Blackhawks aware these Blues are 'not the same team' as years past

Blackhawks aware these Blues are 'not the same team' as years past

On paper, the Blues are every bit as good as the Blackhawks.

The fact they battled for first place in the Western Conference until the final game of the regular season despite the amount of injuries to quality players they'd had to overcome proves that.

It's the mental hurdle that's the biggest issue, which may not be one anymore for these Blues.

"Whatever's happened in years before, they're not the same team," Blackhawks goaltender Corey Crawford acknowledged following a 3-2 loss on Sunday afternoon.

It appeared, however, the Blues were headed in that familiar wrong direction stemming from mental lapses that has plagued them in previous seasons.

They opened Game 3 by committing three undisciplined penalties before the first television timeout even occurred.

If the national anthem didn't fire up the sold-out crowd of 22,207 at the United Center, those early man-advantages did. The Blackhawks capitalized on one of those, and it was the very first shot of the game.

"Obviously, first shot of the game, you never want to give it up," said Blues goaltender Brian Elliott, who stopped 44 shots in the win. "We got some tough calls right away, after that we killed them off and we did a great job, like you said it kind of, definitely settles you in. You're down one and you got to come back, so now the rest is kind of up to your teammates and they did a good job coming back."

Viktor Svedberg committed the Blackhawks' first penalty of the game at the 12:04 mark of the first period, and the Blues wasted no time, cashing in before the 6-foot-7 defenseman could take a seat in the penalty box seven seconds later.

The Blues, overall, committed five penalties — one of which was a double-minor — and didn't allow a goal on the power play after that first shot. Give credit to another stellar performance by Elliott, who staved off 23 of his 44 shots in the second period.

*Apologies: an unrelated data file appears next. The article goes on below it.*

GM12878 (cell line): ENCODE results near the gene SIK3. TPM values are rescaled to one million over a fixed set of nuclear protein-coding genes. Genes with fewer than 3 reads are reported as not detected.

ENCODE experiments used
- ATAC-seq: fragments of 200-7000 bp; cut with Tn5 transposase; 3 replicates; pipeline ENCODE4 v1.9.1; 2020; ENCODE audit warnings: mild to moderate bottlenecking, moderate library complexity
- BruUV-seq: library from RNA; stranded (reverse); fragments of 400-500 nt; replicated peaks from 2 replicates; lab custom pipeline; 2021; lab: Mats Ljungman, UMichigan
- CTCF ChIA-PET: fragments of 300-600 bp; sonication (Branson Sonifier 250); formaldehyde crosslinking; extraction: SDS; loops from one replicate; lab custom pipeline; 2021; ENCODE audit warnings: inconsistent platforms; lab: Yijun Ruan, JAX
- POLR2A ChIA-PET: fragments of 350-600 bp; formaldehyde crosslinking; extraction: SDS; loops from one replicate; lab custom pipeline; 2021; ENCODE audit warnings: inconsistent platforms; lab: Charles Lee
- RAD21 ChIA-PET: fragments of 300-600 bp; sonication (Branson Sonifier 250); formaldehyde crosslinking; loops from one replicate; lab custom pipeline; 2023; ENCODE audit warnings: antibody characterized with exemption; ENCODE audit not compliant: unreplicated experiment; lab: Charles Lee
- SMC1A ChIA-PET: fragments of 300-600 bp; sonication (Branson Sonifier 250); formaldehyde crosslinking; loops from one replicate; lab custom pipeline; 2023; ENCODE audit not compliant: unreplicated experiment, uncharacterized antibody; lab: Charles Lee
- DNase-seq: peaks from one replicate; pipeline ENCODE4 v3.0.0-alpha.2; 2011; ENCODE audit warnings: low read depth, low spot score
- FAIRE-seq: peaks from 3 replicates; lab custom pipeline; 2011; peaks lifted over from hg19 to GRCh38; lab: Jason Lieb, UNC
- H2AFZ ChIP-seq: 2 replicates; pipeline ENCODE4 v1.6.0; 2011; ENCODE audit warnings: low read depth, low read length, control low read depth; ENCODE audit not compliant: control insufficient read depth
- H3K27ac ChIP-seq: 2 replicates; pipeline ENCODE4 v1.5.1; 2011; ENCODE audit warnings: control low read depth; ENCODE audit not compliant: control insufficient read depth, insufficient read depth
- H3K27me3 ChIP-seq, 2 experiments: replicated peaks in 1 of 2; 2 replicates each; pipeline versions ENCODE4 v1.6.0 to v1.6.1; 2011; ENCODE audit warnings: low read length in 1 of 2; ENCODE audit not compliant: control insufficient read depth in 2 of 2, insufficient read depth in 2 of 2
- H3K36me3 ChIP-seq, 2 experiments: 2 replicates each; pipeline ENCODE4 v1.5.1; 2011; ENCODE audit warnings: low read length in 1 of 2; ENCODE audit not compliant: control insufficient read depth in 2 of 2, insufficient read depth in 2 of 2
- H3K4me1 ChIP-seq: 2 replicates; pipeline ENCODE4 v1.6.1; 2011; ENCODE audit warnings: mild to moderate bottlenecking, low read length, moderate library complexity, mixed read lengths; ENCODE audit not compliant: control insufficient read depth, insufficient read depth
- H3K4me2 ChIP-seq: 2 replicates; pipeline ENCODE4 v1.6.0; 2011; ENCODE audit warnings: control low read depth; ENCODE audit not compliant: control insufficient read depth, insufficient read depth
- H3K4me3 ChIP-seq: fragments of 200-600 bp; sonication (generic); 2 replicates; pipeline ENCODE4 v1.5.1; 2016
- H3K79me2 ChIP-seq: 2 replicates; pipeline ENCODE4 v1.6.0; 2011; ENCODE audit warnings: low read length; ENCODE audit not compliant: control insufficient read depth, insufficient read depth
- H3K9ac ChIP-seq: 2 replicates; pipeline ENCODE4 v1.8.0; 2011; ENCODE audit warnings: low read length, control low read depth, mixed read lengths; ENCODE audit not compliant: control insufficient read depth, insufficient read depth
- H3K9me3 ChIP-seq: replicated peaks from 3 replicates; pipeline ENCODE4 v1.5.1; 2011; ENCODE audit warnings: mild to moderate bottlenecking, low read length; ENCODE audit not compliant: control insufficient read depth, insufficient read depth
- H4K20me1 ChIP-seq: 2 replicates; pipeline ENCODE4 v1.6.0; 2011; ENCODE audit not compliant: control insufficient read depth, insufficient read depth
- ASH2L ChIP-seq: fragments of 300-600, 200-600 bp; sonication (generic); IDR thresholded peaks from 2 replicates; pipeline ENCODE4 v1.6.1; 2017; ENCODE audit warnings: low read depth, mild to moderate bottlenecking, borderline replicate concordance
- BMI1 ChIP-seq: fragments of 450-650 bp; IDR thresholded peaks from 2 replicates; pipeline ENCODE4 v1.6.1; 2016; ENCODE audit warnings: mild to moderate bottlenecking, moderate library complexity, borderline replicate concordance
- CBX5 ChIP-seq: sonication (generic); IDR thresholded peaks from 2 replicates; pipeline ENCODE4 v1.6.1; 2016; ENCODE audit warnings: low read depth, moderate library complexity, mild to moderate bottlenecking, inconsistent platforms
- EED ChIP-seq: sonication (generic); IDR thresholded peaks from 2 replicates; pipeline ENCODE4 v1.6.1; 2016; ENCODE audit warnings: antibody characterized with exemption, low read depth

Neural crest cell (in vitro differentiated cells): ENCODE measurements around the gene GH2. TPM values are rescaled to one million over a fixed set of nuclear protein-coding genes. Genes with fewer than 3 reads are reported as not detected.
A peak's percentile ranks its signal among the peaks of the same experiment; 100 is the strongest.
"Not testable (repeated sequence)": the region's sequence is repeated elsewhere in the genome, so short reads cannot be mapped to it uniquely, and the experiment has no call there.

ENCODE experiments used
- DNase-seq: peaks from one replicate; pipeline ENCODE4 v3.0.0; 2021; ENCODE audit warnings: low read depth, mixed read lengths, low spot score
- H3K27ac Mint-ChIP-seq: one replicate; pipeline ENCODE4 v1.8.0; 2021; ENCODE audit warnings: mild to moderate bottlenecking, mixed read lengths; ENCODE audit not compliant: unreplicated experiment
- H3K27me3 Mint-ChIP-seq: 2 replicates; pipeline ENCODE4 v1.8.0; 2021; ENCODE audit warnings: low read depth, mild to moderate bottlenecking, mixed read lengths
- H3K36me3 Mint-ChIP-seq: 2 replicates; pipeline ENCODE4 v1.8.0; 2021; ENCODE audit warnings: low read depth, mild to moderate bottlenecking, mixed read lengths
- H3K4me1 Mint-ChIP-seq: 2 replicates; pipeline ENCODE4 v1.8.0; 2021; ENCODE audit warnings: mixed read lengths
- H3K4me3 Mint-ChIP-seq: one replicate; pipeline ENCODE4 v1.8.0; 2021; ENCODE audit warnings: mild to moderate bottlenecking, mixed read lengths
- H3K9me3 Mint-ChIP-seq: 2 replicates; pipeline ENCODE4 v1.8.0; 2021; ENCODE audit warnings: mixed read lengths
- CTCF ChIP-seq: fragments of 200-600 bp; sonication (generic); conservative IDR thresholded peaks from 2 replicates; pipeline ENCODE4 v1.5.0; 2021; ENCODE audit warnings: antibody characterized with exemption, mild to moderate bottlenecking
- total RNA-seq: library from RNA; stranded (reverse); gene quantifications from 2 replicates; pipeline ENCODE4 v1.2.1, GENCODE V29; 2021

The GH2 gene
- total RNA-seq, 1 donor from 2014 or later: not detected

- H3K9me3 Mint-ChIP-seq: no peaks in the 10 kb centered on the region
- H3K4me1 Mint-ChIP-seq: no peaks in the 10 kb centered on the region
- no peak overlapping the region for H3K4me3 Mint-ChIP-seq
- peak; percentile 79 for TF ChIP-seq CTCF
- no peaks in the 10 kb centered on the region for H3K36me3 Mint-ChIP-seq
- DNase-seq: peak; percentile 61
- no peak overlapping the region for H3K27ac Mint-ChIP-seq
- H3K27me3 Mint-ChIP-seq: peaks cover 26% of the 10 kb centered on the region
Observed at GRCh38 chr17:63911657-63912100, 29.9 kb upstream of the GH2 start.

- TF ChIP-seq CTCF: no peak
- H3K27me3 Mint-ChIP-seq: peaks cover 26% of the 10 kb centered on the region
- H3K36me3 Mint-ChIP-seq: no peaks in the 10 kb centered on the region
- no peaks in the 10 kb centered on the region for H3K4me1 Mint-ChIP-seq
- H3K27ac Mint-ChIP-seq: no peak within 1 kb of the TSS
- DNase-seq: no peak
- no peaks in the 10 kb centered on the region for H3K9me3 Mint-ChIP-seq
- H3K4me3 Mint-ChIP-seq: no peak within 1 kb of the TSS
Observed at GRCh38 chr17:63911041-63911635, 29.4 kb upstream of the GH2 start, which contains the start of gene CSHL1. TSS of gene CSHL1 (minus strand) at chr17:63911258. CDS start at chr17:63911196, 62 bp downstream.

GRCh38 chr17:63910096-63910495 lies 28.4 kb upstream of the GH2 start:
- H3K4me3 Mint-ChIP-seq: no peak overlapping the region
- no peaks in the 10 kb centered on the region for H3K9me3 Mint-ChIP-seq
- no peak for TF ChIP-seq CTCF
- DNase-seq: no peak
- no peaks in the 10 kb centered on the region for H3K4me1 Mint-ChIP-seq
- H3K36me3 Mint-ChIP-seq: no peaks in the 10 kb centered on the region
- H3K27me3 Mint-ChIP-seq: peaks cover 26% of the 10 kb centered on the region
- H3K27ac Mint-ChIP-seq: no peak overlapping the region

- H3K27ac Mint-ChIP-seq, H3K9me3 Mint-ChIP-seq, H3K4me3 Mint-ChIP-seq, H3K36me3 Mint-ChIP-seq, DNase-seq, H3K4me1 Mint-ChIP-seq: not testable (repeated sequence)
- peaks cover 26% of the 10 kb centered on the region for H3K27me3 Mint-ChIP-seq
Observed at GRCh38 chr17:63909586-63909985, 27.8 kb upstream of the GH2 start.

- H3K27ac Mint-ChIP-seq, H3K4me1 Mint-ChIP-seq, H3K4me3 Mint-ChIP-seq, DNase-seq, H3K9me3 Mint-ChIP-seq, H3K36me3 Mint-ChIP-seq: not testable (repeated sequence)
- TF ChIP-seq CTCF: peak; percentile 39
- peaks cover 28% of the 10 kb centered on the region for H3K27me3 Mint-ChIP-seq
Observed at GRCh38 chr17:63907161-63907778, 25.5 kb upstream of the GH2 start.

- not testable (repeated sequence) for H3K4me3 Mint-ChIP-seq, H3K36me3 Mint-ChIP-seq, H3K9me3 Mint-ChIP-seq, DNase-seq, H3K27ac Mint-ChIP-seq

"That's how many shots they had? Well that's pretty good," Blues coach Ken Hitchcock jokingly responded when informed of the Blackhawks' 24 shot attempts in the second.

The only one Elliott didn't stop was an Artem Anisimov shot in the slot that fluttered past Elliott, which came 64 seconds into the frame.

The Blues kept bending and bending. But they didn't break, and that was good enough as they escaped the period trailing by one goal that felt like much more.

All the Blues needed was a break to go their way, and they got it.

Early in the third period, Patrik Berglund snapped a wrist shot as he entered the Blackhawks' zone and it ricocheted off Michal Rozsival's skate, took a funny bounce on the ice, and knuckle-balled past Crawford to even the score 2-2.

"We were due a bounce," David Backes said. "After that, that gave us a huge jolt. I think the first part of the third period we feel that we had a heck of a push and we're playing our game, and it was great to see from this group. It took us maybe eight periods to get to it, but we finally saw shades of St. Louis Blues out there."

Patrick Kane was guilty of a four-minute high-sticking penalty with 8:09 to play in regulation, and the Blues wouldn't squander the opportunity, as Jaden Schwartz buried a tic-tac-toe play to give the Blues a 3-2 lead and the win.

The Blues handed the Blackhawks their first regulation loss when leading after two periods in almost two years — they were 70-0-4 entering Game 3. But more importantly, they regained home-ice advantage in a series that's just getting started.

According to the Elias Sports Bureau, when teams are tied 1-1 in a best-of-seven Stanley Cup playoffs series, the winner of Game 3 holds an all-time series record of 194-97 (66.7 percent).

On the contrary, the Blackhawks are 43-14 in Games 4-7 under coach Joel Quenneville, reinforcing the tough task at hand.

"This series isn't over," Backes said. "It's going to be a heck of a grind. Who knows, it may take seven, but every game is going to be this one-goal, tight-checking, every-play-counts and we love the group that we've got and the feeling has been consistent, and that's lessons we've learned that's pulled us into a 2-1 lead in a hostile building."

Said Hitchcock: "Every game's been up for grabs, probably going to be like that (the rest of the series). No quit in either team."

That no-quit attitude is evident in this Blues team, and it's exactly what they need in order to eliminate the reigning Stanley Cup champions.

Blackhawks Talk Podcast: Blackhawks show urgency vs. the undefeated

USA Today

Blackhawks Talk Podcast: Blackhawks show urgency vs. the undefeated

The Blackhawks finally got on the board for the season and did so in front of the 500th consecutive capacity crowd at the United Center.